Given the importance of internationalisation in a globalised economy, it is perhaps surprising that limited attention has been directed towards private equity investors’
    role in the internationalisation efforts of portfolio companies to date. However, a selection of studies and evidence points to a number of impacts that private equity has
    on businesses in introducing pre-conditions that are fundamental to internationalise effectively.

    Link: http://www.frontier-economics.com/documents/2014/04/exploring-the-impact-of-private-equity-on-economic-growth-in-europe-frontier-report.pdf

  • 11. VC and PE Funds Do Build Businesses

    Source: http://graziadiovoice.pepperdine.edu/vc-and-pe-funds-do-build-businesses-says-new-pepperdine-study/

    A new study by Graziadio School professors John Paglia andAugus Maretno Harjoto looked at the effects of private equity and venture capital financing among just over 6,800 small and mid-size business establishments from 1995 to 2009 to find that, after a financing event:

    • Private equity-backed establishments generated 129% more revenue growth and 257% more employment growth than their non-PE backed counterpart, and
    • Venture capital-backed companies generated 846% more revenue growth and 608% more employment growth than their non-VC backed counterparts.

    At the same time, the study reveals that minority, female, and foreign owners are less likely to receive PE financing (12.6%, 3.6%, and 38.8%, respectively) as well as VC financing (34.7%, 22.5%, and 45.6%).

  • 12. Exploring the success of VC backed companies


    The report produced by Experian for the BVCA – tracked the performance of a sample of companies backed by venture capital (VC) since 2006, and compared it with a benchmark sample of comparable companies, based on size and sector.

    Key findings include:

    • Venture capital-backed businesses showed stronger turnover growth between 2006 and 2010 than other enterprises, with VC-backed companies trebling sales compared with more modest growth at comparable companies. Profit growth was also stronger at VC-backed businesses.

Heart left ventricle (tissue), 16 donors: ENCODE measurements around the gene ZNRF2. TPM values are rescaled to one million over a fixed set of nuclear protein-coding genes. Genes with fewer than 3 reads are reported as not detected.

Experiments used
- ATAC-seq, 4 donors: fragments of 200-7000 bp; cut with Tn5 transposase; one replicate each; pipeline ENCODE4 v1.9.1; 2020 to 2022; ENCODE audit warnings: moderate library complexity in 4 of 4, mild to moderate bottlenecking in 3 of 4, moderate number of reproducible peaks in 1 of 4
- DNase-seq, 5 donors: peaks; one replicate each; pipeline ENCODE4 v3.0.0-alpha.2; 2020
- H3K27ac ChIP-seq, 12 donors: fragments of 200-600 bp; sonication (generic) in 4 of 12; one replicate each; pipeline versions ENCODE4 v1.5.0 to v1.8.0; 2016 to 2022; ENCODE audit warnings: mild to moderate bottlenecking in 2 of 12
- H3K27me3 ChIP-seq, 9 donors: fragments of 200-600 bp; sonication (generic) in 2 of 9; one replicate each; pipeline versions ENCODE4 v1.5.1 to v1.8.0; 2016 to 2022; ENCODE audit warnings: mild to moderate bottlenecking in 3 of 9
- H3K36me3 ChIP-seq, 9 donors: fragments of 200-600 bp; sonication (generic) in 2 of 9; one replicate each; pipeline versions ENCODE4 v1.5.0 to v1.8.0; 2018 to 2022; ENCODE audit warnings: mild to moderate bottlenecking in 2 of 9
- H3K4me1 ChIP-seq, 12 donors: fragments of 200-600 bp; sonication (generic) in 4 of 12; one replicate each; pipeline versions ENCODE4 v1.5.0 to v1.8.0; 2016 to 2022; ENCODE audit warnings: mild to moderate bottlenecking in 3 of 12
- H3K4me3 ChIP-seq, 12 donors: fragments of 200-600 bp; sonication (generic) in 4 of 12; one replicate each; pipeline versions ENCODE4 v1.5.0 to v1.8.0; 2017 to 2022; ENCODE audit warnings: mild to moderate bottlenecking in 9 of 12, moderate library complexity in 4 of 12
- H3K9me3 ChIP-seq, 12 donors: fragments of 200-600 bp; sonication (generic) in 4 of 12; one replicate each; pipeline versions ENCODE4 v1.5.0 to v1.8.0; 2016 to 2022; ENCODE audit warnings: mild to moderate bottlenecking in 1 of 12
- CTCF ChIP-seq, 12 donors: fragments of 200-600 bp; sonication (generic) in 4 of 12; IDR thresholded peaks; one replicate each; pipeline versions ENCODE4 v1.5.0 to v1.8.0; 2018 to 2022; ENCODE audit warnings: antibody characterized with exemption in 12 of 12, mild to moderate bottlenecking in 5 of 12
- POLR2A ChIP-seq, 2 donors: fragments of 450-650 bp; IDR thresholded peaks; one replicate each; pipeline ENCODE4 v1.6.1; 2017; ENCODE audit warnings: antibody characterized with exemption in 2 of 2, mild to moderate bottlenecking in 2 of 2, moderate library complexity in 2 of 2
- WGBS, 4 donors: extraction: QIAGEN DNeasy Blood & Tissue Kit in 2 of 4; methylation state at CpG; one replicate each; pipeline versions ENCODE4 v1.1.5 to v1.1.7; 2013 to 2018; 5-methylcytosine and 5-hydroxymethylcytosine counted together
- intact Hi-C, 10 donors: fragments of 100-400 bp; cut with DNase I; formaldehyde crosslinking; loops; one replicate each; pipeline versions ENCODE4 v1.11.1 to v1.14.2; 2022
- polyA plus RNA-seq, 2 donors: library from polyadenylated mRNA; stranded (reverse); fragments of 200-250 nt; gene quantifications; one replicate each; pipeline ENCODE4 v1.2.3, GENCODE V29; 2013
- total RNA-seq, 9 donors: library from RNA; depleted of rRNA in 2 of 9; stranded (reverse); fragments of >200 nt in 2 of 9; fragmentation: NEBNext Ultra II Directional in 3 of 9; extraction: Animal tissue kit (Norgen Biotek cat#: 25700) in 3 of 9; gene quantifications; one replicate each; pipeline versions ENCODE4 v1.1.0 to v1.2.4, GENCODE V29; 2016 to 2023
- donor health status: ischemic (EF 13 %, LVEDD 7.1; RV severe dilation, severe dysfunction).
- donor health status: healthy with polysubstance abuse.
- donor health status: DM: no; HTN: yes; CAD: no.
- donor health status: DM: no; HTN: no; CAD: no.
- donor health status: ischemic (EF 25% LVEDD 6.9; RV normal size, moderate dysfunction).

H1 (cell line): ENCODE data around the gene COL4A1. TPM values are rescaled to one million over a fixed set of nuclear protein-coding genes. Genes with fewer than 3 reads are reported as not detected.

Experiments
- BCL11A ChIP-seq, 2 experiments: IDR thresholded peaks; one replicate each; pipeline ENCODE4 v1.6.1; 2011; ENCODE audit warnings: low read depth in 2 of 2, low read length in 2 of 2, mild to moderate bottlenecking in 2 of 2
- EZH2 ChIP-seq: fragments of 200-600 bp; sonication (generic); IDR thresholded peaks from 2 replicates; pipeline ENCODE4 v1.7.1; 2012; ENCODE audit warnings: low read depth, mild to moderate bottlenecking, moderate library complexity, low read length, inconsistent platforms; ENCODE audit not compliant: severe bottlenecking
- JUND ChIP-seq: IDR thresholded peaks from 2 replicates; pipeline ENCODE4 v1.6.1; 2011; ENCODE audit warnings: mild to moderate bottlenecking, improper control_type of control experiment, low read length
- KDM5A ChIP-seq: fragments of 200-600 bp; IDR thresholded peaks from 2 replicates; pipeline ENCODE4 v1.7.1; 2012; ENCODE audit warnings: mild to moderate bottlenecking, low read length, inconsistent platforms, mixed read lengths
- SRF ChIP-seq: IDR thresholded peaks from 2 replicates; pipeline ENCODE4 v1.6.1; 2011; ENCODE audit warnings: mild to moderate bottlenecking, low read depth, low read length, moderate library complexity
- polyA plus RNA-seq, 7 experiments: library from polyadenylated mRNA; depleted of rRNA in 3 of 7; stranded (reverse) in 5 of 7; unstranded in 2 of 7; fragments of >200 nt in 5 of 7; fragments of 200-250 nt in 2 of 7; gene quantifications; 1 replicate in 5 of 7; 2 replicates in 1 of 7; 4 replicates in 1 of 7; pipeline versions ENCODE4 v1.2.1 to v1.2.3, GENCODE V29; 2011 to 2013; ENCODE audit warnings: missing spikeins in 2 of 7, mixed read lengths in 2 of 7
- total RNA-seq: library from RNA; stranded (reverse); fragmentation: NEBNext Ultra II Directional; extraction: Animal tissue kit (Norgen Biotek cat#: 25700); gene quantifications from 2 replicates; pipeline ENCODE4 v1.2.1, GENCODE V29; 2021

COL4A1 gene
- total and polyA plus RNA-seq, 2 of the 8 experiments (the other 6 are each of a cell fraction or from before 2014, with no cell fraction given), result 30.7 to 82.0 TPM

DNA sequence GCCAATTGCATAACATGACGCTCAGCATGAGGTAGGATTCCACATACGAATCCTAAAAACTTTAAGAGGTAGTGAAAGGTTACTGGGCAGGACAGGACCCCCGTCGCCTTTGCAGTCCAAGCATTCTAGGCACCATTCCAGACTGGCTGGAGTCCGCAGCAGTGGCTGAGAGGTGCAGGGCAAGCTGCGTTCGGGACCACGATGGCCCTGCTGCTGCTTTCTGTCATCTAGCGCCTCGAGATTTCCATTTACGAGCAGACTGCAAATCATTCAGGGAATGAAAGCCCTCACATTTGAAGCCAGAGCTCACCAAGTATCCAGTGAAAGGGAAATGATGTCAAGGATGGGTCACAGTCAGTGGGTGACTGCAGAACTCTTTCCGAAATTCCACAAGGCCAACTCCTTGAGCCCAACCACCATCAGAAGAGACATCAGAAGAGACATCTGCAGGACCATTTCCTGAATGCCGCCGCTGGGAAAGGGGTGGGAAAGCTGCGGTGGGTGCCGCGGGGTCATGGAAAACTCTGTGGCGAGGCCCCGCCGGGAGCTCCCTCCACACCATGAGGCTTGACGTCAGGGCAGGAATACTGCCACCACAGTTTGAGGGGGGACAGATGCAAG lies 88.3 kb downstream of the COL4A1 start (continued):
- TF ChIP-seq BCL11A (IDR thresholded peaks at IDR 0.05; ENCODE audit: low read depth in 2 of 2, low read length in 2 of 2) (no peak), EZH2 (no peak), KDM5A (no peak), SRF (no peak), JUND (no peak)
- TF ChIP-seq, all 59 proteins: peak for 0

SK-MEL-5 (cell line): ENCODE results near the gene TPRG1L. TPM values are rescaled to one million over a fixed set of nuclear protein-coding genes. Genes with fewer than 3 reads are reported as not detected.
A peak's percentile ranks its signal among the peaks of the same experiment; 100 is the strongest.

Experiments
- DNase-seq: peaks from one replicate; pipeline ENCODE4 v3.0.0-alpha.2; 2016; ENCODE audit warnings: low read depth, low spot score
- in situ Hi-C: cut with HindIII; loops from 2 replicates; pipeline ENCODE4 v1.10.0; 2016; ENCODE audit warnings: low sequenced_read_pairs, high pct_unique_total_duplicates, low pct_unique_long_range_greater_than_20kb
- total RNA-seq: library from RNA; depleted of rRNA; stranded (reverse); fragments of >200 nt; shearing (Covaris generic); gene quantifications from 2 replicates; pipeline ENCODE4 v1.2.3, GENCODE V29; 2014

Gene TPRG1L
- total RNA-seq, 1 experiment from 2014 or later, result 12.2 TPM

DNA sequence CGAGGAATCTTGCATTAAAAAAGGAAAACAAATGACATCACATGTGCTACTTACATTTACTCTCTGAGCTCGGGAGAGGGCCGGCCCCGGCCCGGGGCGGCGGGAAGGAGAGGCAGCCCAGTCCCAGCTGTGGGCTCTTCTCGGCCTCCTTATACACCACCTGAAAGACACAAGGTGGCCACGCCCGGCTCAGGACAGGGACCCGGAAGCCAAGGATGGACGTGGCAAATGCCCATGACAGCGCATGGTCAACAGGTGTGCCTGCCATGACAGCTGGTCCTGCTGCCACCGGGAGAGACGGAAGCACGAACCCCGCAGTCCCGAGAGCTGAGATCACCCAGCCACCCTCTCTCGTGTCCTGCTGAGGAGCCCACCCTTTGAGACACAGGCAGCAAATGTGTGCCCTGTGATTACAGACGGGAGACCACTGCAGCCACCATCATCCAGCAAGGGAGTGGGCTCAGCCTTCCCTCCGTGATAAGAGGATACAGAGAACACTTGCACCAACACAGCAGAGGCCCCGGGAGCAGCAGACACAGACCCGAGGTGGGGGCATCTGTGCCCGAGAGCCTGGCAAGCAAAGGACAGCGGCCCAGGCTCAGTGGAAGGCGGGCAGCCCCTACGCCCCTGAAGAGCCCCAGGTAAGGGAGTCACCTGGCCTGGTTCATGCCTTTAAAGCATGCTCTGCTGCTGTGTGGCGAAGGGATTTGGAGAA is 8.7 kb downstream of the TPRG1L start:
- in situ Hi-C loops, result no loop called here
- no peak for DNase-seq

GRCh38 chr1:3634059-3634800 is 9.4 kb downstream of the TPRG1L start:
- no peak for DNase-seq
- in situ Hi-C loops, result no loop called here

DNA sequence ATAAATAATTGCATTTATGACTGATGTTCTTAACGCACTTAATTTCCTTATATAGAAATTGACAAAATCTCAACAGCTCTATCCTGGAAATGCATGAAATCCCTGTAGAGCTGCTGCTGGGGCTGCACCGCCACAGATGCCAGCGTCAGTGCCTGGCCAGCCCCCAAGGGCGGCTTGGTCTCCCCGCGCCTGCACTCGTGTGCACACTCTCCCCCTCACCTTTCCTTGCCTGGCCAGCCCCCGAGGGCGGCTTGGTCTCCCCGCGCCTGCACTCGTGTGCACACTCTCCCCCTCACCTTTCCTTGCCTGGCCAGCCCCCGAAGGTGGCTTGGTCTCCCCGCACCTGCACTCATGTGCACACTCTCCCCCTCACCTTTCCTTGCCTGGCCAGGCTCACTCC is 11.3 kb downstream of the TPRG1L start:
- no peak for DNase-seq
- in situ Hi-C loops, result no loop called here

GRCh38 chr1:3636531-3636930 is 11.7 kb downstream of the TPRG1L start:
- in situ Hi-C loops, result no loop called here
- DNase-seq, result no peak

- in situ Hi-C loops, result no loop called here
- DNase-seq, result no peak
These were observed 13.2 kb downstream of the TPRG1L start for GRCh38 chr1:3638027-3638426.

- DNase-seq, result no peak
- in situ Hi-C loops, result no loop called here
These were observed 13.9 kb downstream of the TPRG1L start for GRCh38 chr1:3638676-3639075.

• Job creation was also much stronger within VC-backed companies, with an 80% rise in employment over the four year sample period. In comparison, other enterprises saw very little change in overall employment numbers.
    • Overall, gross profit margin at VC-backed companies was broadly comparable with other enterprises. Turnover per employee – a proxy for productivity – was also broadly similar over the sample period as a whole.

    Adam Swash, Head of Strategy and Research at Experian, said: "This report shows the impact venture capital can have and shows the importance of venture capital has for the future growth of UK plc."

    Full report: http://www.bvca.co.uk/Portals/0/library/Files/News/2012/2012_0006_experian.pdf

  • 13. Six Classic Ways to Crash Your Company

    Source: http://www.inc.com/magazine/201209/kimberly-weisul/speed-traps-managing-fast-growth.html

    Every fast-growth company eventually runs into at least one of these all-too-common obstacles. How you handle them can make the difference between success and high-speed smashup.

    What kinds of obstacles do fast-growth companies encounter? Gary Kunkle, an economist and research fellow at the Edward Lowe Foundation’s Institute for Exceptional Growth Companies, has long wondered the same thing. To get deeper inside what makes successful (and unsuccessful) businesses tick, Kunkle has constructed a vast database of some 45 million workplaces. He has collected more than 250 data points on each of those companies and can sort them by more than 400 factors, such as industry, size, and location.

    We asked Kunkle to help us identify the challenges that all fast-growing businesses face. They’re listed below, along with case studies showing how current Inc. 500 entrepreneurs managed to overcome them. If you plan to join the Inc. 500, you can expect to encounter these traps, too. The secret is not to let them slow you down.

    • 1. Your Business Outgrows Its Staff
    • 2. You Wait Too Long to Hire
    • 3. Your Business Lacks the Right Systems
    • 4. You Run Out of Money
    • 5. You Can’t Keep Up With Demand
    • 6. The Problem Is You

A co-financed project

The project is co-financed by Switzerland under the Swiss programme of cooperation with the new EU member states.


ikony swiss

Experior Venture Fund was co-founded by Krajowy Fundusz Kapitałowy (the National Capital Fund).